Guy on Simulink

Simulink & Model-Based Design

Unifying MATLAB and Simulink: A User Story Part 4

In today's post, I continue extending the framework introduced over the past few weeks. If you missed the previous posts in this series, here are links:
So far in this series, the framework I introduced has been mostly focused on configuring a model, with the mindset of simply "picking a part" by instantiating a MATLAB object from a library of MATLAB classes. In this post, I extend the idea of "Unifying MATLAB and Simulink" to managing and post-processing logged data after simulation.
By the end, I hope you will see how this slPart framework leads to fully contained components that include pre-defined parameterizations, variants, and functions/methods to interact with it in MATLAB. Assuming the slPart has been created and validated by a domain expert, it can then be shared with other users and simply used in a straightforward and easy to discover manner.

A Method to Retrieve Logged Data

When I created the slPart class, I added a BlockPath property, mentioning that it was going to be useful later. It's now time to use it!
What I use BlockPath for is to retrieve the data logged inside the subsystem. For that, I create a method that takes a Simulink.SimulationOutput object and parses it to store the logged data in a newly added Log property of the slPart object. This method simply leverages the find method of the Simulink.SimulationData.Dataset object. Here is what the slPart class now looks like:
classdef slPart < handle
properties (Hidden = true)
BlockPath char
Log Simulink.SimulationData.Dataset
end
methods
function obj = maskInit(obj,blk)
% See previous posts
end
 
function obj = getLog(obj,out)
obj.Log = out.logsout.find('-regexp','BlockPath',[obj.BlockPath '(/.*)?$']);
end
 
end
end
That way, if I simulate a model with multiple parts, each part will be able to retrieve its own data.
For example, let's put two copies of the spring with variants created in the previous post and parameterize them with different objects.
Assign objects of different classes to each of them and simulate. Once the simulation is complete, each object can retrieve its own logged data:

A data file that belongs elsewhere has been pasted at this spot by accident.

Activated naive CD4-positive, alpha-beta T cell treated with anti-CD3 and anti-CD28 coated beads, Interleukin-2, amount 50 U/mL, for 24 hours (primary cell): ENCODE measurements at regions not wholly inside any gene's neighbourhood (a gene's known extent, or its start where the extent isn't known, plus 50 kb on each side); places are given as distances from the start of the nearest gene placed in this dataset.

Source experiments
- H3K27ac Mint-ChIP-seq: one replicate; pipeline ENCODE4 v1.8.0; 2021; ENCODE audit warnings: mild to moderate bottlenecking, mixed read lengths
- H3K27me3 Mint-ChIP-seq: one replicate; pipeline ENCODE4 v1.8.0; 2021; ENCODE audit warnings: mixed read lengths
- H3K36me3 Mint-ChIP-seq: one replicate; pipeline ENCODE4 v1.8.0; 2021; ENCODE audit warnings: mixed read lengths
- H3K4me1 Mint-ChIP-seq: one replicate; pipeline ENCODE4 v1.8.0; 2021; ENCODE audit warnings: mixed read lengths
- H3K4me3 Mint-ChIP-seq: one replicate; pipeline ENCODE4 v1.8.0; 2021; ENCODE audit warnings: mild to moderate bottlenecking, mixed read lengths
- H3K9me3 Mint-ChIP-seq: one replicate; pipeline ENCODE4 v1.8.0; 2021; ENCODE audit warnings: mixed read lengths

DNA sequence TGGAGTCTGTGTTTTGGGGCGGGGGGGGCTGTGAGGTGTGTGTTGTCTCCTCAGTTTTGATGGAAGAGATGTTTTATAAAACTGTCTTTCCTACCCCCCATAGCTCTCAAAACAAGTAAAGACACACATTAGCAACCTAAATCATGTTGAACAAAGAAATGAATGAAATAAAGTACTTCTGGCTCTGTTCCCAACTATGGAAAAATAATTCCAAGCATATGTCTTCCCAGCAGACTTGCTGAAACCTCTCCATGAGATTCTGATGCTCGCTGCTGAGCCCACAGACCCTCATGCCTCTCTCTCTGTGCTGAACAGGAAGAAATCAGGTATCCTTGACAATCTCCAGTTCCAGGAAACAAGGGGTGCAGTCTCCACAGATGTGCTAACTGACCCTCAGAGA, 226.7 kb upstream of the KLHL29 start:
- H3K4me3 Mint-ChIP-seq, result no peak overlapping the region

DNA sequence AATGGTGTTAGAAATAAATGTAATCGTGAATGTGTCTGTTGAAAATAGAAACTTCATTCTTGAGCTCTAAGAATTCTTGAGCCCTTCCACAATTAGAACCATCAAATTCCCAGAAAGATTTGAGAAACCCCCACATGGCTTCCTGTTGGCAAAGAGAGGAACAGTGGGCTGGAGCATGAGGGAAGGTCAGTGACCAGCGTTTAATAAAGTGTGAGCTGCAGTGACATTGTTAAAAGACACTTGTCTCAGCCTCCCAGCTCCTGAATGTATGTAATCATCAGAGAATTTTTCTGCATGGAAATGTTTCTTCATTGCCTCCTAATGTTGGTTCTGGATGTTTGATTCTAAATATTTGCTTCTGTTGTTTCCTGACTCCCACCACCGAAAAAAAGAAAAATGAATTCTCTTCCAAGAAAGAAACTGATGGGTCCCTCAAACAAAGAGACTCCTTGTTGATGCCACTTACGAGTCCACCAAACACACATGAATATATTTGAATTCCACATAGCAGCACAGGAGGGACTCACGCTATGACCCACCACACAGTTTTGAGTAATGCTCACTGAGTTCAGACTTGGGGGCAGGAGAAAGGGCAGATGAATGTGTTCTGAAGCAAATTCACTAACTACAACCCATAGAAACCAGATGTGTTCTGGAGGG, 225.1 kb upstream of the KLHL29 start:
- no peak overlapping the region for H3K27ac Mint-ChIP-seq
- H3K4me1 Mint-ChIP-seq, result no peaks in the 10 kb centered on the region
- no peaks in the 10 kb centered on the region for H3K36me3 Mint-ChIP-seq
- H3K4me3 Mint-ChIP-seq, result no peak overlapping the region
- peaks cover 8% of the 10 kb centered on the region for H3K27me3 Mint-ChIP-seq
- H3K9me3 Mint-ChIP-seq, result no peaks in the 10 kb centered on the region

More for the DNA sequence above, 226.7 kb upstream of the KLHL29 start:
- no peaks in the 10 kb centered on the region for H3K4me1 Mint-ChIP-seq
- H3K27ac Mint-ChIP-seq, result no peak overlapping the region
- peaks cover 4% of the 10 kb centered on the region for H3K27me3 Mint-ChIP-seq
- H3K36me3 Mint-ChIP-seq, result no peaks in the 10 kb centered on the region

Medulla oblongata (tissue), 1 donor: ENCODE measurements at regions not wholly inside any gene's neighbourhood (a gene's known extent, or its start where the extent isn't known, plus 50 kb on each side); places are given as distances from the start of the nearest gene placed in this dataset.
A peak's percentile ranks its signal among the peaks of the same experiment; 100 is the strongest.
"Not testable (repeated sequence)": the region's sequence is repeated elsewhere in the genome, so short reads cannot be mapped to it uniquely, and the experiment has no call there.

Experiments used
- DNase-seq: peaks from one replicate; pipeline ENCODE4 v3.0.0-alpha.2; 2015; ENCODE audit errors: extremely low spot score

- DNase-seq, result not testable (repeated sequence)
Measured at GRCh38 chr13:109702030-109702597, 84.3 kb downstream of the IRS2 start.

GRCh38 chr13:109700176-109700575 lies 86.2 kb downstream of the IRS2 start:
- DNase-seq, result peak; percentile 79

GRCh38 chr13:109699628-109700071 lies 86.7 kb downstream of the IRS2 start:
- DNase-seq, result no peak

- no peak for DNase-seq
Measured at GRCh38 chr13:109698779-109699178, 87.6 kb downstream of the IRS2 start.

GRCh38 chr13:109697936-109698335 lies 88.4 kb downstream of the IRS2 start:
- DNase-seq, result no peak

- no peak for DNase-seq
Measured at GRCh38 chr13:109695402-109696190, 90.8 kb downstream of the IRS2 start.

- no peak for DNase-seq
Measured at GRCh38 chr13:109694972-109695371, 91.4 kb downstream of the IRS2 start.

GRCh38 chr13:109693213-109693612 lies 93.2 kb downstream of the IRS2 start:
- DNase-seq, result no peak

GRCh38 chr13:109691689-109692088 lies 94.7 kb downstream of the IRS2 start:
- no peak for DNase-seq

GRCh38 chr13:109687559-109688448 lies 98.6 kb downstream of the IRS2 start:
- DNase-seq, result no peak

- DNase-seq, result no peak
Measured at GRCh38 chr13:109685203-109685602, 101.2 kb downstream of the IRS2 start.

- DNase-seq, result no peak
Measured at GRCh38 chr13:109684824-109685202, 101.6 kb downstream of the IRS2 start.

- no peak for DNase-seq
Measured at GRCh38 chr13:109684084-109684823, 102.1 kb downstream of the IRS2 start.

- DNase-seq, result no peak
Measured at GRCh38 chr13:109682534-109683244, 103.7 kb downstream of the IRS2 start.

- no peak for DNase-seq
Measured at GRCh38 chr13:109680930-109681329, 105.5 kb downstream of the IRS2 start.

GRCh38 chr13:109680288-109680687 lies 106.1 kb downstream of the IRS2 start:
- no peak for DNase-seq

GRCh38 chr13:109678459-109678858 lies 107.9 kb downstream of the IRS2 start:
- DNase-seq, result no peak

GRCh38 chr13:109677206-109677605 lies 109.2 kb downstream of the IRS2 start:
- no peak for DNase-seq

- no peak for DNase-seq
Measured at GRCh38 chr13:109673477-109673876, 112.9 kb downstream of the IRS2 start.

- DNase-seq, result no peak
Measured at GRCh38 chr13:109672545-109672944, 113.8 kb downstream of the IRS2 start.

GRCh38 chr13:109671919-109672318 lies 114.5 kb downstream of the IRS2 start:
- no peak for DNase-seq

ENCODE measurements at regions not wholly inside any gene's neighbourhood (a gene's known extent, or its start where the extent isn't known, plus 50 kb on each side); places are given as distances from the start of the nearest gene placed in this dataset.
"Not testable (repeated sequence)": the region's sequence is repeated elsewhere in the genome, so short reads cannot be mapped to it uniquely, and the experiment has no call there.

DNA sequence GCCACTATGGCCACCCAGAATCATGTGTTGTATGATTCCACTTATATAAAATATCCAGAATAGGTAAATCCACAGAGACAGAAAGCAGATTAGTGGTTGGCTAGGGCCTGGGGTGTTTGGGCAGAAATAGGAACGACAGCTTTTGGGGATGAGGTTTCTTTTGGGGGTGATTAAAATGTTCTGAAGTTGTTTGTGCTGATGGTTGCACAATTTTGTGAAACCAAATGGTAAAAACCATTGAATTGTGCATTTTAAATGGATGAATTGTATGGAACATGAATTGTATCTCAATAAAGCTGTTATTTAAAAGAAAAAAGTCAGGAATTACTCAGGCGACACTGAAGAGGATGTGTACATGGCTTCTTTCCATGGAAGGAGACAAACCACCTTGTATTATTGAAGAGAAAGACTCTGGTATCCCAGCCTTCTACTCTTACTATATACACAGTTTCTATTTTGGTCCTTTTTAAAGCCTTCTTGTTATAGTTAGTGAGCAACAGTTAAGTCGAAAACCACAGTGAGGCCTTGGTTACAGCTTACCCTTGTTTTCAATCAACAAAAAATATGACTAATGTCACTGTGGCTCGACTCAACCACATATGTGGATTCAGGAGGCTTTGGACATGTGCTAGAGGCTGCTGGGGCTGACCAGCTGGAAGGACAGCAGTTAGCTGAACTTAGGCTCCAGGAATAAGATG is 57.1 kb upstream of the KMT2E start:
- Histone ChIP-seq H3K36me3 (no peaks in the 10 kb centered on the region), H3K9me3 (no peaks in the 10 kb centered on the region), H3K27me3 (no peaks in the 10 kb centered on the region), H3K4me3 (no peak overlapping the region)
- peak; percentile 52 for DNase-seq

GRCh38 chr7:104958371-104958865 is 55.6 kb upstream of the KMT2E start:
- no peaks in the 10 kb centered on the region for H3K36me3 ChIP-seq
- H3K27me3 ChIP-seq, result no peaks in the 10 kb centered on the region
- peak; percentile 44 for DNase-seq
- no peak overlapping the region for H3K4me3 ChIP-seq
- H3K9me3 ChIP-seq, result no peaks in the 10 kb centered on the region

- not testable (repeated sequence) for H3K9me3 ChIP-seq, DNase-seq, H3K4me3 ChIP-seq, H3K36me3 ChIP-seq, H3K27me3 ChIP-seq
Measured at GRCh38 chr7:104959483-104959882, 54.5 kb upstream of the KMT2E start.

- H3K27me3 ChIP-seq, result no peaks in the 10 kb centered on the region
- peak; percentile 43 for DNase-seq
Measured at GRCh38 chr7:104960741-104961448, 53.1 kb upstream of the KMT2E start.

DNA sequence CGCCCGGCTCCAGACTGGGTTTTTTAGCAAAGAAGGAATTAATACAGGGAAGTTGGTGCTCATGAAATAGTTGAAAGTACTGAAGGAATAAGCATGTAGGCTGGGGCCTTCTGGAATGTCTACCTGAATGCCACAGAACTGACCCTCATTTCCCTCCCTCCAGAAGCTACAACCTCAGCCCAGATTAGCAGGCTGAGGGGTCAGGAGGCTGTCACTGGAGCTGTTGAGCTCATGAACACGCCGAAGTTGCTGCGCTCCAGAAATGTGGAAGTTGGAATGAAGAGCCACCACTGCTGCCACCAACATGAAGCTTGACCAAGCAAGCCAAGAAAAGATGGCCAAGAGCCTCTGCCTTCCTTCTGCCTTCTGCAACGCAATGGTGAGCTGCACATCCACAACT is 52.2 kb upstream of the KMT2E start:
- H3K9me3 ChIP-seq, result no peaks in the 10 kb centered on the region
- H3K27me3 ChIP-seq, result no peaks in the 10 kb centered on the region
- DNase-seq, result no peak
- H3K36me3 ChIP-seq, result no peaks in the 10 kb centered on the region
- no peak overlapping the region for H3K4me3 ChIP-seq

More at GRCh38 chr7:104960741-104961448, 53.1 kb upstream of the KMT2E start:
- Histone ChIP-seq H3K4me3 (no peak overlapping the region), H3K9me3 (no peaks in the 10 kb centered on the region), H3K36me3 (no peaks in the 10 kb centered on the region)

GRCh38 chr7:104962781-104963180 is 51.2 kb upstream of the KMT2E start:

mdl = 'spring_sim';
mySpring1 = springLib.springN1234;
mySpring2 = springLib.springNonLinearV1;
out = sim(mdl);
mySpring1.getLog(out);
mySpring2.getLog(out);
mySpring1.Log
ans =
Simulink.SimulationData.Dataset 'logsout' with 3 elements Name BlockPath ________ ________________________________________ 1 [1x1 Signal] position .../Variant slPart 1/linear spring/Integ 2 [1x1 Signal] velocity .../Variant slPart 1/linear spring/Integ 3 [1x1 Signal] force ...im/Variant slPart 1/linear spring/Sum - Use braces { } to access, modify, or add elements using index.
mySpring2.Log
ans =
Simulink.SimulationData.Dataset 'logsout' with 3 elements Name BlockPath ________ ________________________________________ 1 [1x1 Signal] position ...iant slPart 2/Non-linear spring/Integ 2 [1x1 Signal] velocity ...iant slPart 2/Non-linear spring/Integ 3 [1x1 Signal] force ...ariant slPart 2/Non-linear spring/Sum - Use braces { } to access, modify, or add elements using index.

Defining Custom Post-Processing and Visualization

Now that each part is able to retrieve its own data, it becomes possible to define custom post-processing and visualization of the results for a part. To illustrate how this can work, I rearranged my example project a little bit to have both springLinear and springNonLinear subclassing the same spring superclass. Here is how the dependency of my classes now looks like in using the Class Diagram Viewer:
matlab.diagram.ClassViewer('Folders',currentProject().RootFolder);
After this reorganization, I added a simple plotPower method to the spring class. Since each spring subsystem has two logged signals, named "velocity" and "force", I multiply them to create a "power" timeseries and plot it. Here is what the spring class looks like:
classdef spring < slPart
methods
function plotPower(obj)
power = obj.Log.get('velocity').Values*obj.Log.get('force').Values;
power.Name = 'Power';
plot(power)
end
end
end
Using the same model as above, I can then call this method for each object inheriting from the spring class.
mdl = 'spring_sim';
mySpring1 = springLib.springN1234;
mySpring2 = springLib.springNonLinearV1;
out = sim(mdl);
mySpring1.getLog(out);
mySpring2.getLog(out);
figure;
mySpring1.plotPower;
hold on
mySpring2.plotPower;

Now it's your Turn

Now that I covered variants and logging, I hope that the benefits of having a framework like this one are becoming clearer.
When sharing a component developed in this framework with other users, what they receive is not just an algorithm implemented in Simulink; they also receive a set of pre-defined parameterizations and a set of functions/methods to interact with it, created and validated by the domain expert who created the component.
In addition to that, tab-completion also helps discovering what is available with such a component.
You can download the current version of the project here.
What do you think of a framework like this one? Do you think future versions of Simulink should come with more built-in functionalities to facilite such a workflow? Let us know in the comments below.
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